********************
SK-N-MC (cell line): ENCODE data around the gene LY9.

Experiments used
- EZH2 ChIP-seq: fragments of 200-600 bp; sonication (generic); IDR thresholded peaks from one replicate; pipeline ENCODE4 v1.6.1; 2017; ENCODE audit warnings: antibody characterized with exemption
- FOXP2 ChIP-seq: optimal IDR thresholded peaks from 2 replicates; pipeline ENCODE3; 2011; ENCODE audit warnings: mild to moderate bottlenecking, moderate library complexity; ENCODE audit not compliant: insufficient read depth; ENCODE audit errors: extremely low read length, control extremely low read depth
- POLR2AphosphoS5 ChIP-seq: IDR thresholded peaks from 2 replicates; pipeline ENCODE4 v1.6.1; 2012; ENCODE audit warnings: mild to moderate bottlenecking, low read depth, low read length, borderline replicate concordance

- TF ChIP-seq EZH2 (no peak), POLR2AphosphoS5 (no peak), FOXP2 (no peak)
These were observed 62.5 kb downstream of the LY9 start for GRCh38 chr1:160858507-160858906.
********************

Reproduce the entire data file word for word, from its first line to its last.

SK-N-MC (cell line): ENCODE data around the gene LY9.

Experiments used
- EZH2 ChIP-seq: fragments of 200-600 bp; sonication (generic); IDR thresholded peaks from one replicate; pipeline ENCODE4 v1.6.1; 2017; ENCODE audit warnings: antibody characterized with exemption
- FOXP2 ChIP-seq: optimal IDR thresholded peaks from 2 replicates; pipeline ENCODE3; 2011; ENCODE audit warnings: mild to moderate bottlenecking, moderate library complexity; ENCODE audit not compliant: insufficient read depth; ENCODE audit errors: extremely low read length, control extremely low read depth
- POLR2AphosphoS5 ChIP-seq: IDR thresholded peaks from 2 replicates; pipeline ENCODE4 v1.6.1; 2012; ENCODE audit warnings: mild to moderate bottlenecking, low read depth, low read length, borderline replicate concordance

- TF ChIP-seq EZH2 (no peak), POLR2AphosphoS5 (no peak), FOXP2 (no peak)
These were observed 62.5 kb downstream of the LY9 start for GRCh38 chr1:160858507-160858906.